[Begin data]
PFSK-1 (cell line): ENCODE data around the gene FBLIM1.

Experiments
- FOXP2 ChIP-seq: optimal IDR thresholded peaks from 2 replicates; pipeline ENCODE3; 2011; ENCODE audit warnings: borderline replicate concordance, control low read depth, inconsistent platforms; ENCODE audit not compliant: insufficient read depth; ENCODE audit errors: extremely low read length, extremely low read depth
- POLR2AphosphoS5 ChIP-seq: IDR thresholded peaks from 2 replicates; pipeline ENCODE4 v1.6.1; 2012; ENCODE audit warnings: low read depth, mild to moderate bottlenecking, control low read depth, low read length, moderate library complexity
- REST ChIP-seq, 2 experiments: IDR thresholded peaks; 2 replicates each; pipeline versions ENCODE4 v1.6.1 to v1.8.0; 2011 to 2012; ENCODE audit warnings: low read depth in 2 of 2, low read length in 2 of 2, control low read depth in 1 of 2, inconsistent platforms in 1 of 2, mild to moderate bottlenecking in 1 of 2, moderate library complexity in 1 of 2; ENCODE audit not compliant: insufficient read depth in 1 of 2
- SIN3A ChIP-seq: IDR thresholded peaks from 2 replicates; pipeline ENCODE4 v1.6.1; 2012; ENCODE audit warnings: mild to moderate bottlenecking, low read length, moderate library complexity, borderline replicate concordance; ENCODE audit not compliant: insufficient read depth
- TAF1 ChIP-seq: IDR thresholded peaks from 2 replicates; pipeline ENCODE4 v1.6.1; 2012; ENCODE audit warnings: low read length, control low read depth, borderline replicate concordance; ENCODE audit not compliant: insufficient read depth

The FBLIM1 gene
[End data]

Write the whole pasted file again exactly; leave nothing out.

PFSK-1 (cell line): ENCODE data around the gene FBLIM1.

Experiments
- FOXP2 ChIP-seq: optimal IDR thresholded peaks from 2 replicates; pipeline ENCODE3; 2011; ENCODE audit warnings: borderline replicate concordance, control low read depth, inconsistent platforms; ENCODE audit not compliant: insufficient read depth; ENCODE audit errors: extremely low read length, extremely low read depth
- POLR2AphosphoS5 ChIP-seq: IDR thresholded peaks from 2 replicates; pipeline ENCODE4 v1.6.1; 2012; ENCODE audit warnings: low read depth, mild to moderate bottlenecking, control low read depth, low read length, moderate library complexity
- REST ChIP-seq, 2 experiments: IDR thresholded peaks; 2 replicates each; pipeline versions ENCODE4 v1.6.1 to v1.8.0; 2011 to 2012; ENCODE audit warnings: low read depth in 2 of 2, low read length in 2 of 2, control low read depth in 1 of 2, inconsistent platforms in 1 of 2, mild to moderate bottlenecking in 1 of 2, moderate library complexity in 1 of 2; ENCODE audit not compliant: insufficient read depth in 1 of 2
- SIN3A ChIP-seq: IDR thresholded peaks from 2 replicates; pipeline ENCODE4 v1.6.1; 2012; ENCODE audit warnings: mild to moderate bottlenecking, low read length, moderate library complexity, borderline replicate concordance; ENCODE audit not compliant: insufficient read depth
- TAF1 ChIP-seq: IDR thresholded peaks from 2 replicates; pipeline ENCODE4 v1.6.1; 2012; ENCODE audit warnings: low read length, control low read depth, borderline replicate concordance; ENCODE audit not compliant: insufficient read depth

The FBLIM1 gene